[JURIST] US Senate Judiciary Committee Chairman Sen. Patrick Leahy (D-VT) and ranking Republican Sen. Arlen Specter (R-PA) [official websites] on Monday sent a letter [PDF text] to White House counsel Fred Fielding demanding the Bush administration's compliance with subpoenas [press release] for information about the warrantless domestic surveillance program [JURIST news archive]. The letter asserts that the White House committed to sending the documents by Monday and renews the committee's call for the information. The committee formally subpoenaed the documents on June 27 in regards to proposed legislation to amend the 1978 Foreign Intelligence Surveillance Act (FISA) [text; JURIST news archive]. The initial compliance deadline of July 18 was later extended to August 20 [letter, PDF], when Fielding told Leahy in a letter [text, PDF] that the White House needed more time to comply with the request. In response Leahy threatened to suggest contempt proceedings [JURIST report] before the committee.
In the letter, Leahy and Specter wrote:
You have now had more than ample time to collect and process the relevant documents. Responsive information to those subpoenas is long overdue. You have made commitments to provide responsive information over the last several months and even recently, but no such information has yet been provided.In early August, Congress passed [JURIST report] the Protect America Act 2007 (PAA) [S 1927 materials], legislation that gives the executive branch expanded surveillance authority for a period of six months while Congress works on long-term legislation to "modernize" FISA. The subpoenas mentioned in Leahy's and Specter's letter cover documents and information relevant to the legislation planned by Congress to amend FISA permanently. Earlier this month, Democrats in the US House of Representatives introduced [JURIST report] a draft bill [HR 3773 materials; HJC summary, PDF] to replace the temporary PAA [RESTORE v. PAA comparison, PDF]. The so-called RESTORE Act of 2007 ("Responsible Electronic Surveillance That is Overseen, Reviewed and Effective Act of 2007") would increase court oversight of the Terrorist Surveillance Program [DOJ fact sheet] run by the National Security Agency. Though consideration of the House bill has been postponed [JURIST report], the Senate Intelligence Committee last week debated the Senate version of legislation to amend FISA.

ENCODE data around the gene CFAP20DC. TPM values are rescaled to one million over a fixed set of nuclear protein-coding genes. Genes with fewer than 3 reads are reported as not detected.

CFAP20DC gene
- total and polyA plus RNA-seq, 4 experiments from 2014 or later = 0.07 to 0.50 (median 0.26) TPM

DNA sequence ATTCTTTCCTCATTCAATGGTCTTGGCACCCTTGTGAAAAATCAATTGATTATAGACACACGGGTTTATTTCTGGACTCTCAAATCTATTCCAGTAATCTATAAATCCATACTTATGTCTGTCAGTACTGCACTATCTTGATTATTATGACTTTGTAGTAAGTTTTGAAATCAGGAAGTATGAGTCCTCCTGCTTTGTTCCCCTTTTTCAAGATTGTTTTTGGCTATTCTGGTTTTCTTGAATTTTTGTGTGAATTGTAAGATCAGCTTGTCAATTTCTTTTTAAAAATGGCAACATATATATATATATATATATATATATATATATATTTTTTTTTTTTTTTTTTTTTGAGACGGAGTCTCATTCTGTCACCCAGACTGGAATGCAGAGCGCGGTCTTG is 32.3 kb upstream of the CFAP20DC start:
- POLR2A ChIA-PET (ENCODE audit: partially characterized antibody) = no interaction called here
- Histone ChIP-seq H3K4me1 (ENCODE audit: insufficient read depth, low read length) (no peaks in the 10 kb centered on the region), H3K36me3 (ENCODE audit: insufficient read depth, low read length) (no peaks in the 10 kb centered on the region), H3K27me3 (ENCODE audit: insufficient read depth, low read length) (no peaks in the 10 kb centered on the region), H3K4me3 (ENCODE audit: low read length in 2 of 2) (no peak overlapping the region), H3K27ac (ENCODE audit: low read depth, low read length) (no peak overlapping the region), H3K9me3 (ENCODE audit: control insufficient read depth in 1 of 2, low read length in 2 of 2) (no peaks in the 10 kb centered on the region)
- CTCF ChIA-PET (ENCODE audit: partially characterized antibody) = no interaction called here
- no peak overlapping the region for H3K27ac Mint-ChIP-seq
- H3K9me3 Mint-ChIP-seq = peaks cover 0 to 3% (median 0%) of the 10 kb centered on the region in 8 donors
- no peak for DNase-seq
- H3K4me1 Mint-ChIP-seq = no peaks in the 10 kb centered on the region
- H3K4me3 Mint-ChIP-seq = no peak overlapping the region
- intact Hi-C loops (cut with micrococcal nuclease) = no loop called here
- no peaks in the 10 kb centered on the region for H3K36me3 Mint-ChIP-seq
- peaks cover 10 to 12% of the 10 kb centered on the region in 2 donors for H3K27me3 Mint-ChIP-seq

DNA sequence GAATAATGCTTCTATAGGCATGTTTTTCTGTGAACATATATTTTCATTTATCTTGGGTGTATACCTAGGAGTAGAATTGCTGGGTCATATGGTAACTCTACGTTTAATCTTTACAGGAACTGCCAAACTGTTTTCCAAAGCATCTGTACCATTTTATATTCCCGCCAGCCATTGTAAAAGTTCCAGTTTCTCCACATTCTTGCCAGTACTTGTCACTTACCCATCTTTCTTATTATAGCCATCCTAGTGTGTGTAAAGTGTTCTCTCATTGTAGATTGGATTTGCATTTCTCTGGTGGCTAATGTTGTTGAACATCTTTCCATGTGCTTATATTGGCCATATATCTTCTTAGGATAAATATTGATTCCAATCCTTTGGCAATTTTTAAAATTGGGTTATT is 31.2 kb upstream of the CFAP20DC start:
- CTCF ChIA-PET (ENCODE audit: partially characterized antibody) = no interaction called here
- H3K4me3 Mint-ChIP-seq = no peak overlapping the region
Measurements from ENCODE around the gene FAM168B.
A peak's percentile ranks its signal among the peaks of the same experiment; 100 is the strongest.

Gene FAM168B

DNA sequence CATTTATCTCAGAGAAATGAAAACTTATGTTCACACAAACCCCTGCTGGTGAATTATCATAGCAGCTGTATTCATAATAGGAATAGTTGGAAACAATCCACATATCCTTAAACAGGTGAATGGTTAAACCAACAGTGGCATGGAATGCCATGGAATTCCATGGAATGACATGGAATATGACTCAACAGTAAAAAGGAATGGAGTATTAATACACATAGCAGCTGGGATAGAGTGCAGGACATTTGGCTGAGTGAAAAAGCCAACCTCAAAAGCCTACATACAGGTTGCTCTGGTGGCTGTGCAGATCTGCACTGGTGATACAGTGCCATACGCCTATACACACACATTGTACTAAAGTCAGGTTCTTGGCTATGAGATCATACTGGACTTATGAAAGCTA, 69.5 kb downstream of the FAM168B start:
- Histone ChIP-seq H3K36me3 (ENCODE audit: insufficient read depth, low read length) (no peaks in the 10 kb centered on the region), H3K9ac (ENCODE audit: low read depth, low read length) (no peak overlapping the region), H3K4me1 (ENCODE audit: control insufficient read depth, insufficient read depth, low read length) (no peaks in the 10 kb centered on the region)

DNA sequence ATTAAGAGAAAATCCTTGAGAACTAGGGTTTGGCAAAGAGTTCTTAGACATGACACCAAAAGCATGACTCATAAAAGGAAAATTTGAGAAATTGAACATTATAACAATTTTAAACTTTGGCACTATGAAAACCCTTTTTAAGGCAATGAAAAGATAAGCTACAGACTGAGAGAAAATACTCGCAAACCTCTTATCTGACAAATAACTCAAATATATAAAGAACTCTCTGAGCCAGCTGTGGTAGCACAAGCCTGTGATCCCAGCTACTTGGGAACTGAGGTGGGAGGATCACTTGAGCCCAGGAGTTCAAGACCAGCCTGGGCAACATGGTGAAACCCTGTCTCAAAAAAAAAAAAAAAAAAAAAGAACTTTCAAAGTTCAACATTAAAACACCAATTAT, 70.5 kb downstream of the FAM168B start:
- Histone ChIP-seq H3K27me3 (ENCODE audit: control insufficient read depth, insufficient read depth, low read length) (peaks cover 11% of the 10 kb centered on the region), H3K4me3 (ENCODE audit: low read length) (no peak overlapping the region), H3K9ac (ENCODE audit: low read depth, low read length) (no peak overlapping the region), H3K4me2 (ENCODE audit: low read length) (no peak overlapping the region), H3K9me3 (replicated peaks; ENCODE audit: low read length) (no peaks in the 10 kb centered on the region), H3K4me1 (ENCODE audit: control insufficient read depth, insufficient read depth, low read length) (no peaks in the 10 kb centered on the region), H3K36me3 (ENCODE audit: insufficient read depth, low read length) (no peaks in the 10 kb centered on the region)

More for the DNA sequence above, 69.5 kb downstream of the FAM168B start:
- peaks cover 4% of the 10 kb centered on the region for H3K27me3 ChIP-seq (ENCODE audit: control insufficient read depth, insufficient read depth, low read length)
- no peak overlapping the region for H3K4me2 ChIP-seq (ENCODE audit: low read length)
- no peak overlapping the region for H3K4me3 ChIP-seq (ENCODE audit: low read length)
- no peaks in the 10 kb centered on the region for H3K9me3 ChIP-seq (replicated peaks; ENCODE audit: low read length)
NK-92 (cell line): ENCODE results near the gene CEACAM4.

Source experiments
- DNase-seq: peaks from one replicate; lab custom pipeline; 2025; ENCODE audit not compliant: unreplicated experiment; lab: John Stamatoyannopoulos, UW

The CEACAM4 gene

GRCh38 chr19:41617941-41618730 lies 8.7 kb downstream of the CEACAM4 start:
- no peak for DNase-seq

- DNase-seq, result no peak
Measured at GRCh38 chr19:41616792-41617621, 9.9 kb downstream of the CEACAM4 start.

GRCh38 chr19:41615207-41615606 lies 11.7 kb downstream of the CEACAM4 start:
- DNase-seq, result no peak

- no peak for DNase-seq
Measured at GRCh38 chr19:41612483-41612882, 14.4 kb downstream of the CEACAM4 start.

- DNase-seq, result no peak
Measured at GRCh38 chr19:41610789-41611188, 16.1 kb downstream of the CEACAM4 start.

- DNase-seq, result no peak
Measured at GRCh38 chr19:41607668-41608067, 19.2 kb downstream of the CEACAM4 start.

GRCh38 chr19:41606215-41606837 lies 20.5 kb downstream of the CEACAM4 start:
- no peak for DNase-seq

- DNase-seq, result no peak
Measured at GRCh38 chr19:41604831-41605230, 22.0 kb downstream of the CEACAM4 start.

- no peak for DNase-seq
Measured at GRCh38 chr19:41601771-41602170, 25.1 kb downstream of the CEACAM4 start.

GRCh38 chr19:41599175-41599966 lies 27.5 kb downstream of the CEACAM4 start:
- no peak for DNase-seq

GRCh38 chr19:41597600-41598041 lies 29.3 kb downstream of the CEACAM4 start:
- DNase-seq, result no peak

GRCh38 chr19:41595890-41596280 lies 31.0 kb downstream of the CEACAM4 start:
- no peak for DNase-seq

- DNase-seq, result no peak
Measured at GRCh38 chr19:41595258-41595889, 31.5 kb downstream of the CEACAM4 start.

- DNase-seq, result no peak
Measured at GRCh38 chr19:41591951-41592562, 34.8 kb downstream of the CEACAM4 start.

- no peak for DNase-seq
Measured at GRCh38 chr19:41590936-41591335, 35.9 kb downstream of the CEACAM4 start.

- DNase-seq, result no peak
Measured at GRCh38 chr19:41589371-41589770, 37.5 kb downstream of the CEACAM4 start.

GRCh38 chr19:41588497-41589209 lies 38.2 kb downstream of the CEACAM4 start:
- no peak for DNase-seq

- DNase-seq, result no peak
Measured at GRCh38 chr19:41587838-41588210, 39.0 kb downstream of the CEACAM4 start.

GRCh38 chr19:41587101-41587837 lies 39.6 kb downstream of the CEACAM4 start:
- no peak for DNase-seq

Instead, we read that a White House spokesperson has now conditioned the production of information on prior Senate agreement to provide retroactive immunity from liability for communications carriers. That is unacceptable and would turn the legislative process upside down. If the Administration wants our support for immunity, it should comply with the subpoenas, provide the information, and justify its request. As we have both said, it is wrongheaded to ask Senators to consider immunity without their being informed about the legal justifications purportedly excusing the conduct being immunized. Although the two of us have been briefed on certain aspects of the President's program, this cannot substitute for access to the documents and legal analysis needed to inform the legislative decisions of the Committee as a whole.